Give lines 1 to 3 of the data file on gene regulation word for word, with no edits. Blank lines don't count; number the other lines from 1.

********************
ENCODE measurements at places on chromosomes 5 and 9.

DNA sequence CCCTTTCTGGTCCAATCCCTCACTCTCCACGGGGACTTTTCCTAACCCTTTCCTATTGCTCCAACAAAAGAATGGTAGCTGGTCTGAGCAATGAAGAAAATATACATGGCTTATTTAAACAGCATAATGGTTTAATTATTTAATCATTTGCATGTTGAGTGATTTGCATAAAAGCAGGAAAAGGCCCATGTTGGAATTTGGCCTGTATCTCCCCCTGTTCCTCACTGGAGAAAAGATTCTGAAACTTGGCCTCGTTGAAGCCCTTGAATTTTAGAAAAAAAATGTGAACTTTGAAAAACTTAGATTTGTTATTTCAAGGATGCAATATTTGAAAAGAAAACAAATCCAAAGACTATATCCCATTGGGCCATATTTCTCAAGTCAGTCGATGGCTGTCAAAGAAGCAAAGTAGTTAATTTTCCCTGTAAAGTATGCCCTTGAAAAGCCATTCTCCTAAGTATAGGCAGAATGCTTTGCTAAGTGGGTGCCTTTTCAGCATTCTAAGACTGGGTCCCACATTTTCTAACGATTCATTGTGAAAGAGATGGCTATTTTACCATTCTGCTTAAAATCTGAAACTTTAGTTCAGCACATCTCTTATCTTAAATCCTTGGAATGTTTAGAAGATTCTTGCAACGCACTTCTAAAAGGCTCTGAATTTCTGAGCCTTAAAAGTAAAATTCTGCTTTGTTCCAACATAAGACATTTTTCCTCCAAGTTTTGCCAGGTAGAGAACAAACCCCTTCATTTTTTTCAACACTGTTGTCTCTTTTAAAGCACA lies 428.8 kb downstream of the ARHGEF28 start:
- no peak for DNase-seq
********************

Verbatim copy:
ENCODE measurements at places on chromosomes 5 and 9.

DNA sequence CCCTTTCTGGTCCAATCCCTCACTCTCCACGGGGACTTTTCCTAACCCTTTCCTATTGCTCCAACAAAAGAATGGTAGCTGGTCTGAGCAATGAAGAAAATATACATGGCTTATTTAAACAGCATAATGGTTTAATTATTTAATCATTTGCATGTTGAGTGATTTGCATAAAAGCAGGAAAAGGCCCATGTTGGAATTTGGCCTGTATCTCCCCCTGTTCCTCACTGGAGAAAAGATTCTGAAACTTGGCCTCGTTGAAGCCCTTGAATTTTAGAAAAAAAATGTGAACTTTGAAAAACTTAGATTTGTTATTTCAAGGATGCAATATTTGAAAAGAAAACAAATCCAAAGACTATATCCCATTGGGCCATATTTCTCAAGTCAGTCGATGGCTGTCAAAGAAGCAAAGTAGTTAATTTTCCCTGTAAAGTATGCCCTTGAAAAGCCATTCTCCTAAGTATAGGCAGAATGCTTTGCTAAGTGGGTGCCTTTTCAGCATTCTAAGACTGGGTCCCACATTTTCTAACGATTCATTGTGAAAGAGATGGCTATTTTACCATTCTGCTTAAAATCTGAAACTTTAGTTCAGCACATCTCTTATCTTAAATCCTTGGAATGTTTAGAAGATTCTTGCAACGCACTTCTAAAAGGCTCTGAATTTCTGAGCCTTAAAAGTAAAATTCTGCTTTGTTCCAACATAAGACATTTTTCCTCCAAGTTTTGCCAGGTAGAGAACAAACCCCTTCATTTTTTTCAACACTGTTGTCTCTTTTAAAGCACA lies 428.8 kb downstream of the ARHGEF28 start:
- no peak for DNase-seq